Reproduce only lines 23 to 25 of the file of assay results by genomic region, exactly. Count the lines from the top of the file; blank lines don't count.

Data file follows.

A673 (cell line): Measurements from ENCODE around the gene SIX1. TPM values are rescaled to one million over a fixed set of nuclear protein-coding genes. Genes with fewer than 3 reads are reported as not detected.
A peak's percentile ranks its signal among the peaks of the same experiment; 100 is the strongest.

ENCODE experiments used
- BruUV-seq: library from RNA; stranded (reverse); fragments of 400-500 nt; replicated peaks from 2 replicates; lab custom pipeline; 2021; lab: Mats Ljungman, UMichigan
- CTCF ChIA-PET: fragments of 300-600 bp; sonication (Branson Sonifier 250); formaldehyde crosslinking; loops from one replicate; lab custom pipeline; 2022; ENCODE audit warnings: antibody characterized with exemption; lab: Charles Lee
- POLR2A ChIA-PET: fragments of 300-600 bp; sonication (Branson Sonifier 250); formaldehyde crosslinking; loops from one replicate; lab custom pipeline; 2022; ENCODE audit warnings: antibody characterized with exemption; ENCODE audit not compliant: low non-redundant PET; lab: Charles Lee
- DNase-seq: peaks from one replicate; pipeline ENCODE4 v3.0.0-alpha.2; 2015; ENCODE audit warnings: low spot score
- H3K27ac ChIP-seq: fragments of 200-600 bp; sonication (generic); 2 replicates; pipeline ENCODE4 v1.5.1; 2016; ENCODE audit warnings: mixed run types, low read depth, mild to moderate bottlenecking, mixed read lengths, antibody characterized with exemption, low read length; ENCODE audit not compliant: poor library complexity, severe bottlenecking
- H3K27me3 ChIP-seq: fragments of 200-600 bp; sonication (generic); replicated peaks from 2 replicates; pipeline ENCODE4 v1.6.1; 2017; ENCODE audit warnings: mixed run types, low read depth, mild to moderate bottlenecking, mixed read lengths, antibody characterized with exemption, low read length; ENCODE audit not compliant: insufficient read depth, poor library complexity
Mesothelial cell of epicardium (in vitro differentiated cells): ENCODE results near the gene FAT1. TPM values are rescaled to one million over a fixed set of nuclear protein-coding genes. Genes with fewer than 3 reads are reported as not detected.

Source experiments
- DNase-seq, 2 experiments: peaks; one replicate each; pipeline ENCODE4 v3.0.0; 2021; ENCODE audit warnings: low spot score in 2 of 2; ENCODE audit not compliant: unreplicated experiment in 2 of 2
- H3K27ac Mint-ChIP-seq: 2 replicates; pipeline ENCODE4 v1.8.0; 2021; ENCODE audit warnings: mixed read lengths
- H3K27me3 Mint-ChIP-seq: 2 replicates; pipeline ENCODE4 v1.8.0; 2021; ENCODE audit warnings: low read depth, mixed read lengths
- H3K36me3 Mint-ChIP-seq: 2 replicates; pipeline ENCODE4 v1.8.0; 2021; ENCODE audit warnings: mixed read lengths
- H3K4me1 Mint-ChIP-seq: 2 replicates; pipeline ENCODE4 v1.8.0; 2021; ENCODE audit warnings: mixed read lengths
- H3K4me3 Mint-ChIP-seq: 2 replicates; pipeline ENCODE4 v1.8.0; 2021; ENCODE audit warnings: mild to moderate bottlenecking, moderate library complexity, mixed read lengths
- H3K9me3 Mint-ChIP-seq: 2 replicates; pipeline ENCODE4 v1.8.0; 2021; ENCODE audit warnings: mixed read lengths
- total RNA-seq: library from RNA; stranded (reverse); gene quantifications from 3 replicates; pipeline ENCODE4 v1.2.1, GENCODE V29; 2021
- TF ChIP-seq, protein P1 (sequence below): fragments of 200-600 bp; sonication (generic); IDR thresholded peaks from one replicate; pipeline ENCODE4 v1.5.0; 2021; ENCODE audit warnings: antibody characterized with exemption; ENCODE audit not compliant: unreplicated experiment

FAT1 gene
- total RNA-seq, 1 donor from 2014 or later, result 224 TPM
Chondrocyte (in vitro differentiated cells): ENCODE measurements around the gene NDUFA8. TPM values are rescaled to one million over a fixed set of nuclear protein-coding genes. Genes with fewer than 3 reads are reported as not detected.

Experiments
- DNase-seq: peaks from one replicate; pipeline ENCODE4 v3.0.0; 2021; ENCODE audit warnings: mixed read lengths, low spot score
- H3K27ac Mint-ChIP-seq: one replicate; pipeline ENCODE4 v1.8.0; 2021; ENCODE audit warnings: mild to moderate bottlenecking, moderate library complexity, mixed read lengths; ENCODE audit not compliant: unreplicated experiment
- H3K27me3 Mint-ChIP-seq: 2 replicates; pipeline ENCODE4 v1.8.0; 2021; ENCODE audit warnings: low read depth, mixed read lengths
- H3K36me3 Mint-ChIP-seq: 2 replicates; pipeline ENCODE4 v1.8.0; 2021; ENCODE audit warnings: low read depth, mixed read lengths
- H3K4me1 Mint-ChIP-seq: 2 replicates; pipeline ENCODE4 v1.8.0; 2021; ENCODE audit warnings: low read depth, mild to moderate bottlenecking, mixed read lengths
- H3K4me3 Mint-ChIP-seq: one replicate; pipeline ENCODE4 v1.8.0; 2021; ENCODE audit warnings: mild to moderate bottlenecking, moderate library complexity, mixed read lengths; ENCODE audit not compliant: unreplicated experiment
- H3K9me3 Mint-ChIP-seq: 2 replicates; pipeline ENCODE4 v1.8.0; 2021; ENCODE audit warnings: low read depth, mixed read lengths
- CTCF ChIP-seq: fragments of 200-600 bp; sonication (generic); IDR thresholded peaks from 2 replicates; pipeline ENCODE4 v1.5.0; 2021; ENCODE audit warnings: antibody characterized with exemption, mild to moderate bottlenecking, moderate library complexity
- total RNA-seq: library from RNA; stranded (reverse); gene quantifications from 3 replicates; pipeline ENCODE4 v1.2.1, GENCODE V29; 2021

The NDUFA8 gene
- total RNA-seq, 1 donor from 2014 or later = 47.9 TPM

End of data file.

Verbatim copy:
Chondrocyte (in vitro differentiated cells): ENCODE measurements around the gene NDUFA8. TPM values are rescaled to one million over a fixed set of nuclear protein-coding genes. Genes with fewer than 3 reads are reported as not detected.

Experiments
- DNase-seq: peaks from one replicate; pipeline ENCODE4 v3.0.0; 2021; ENCODE audit warnings: mixed read lengths, low spot score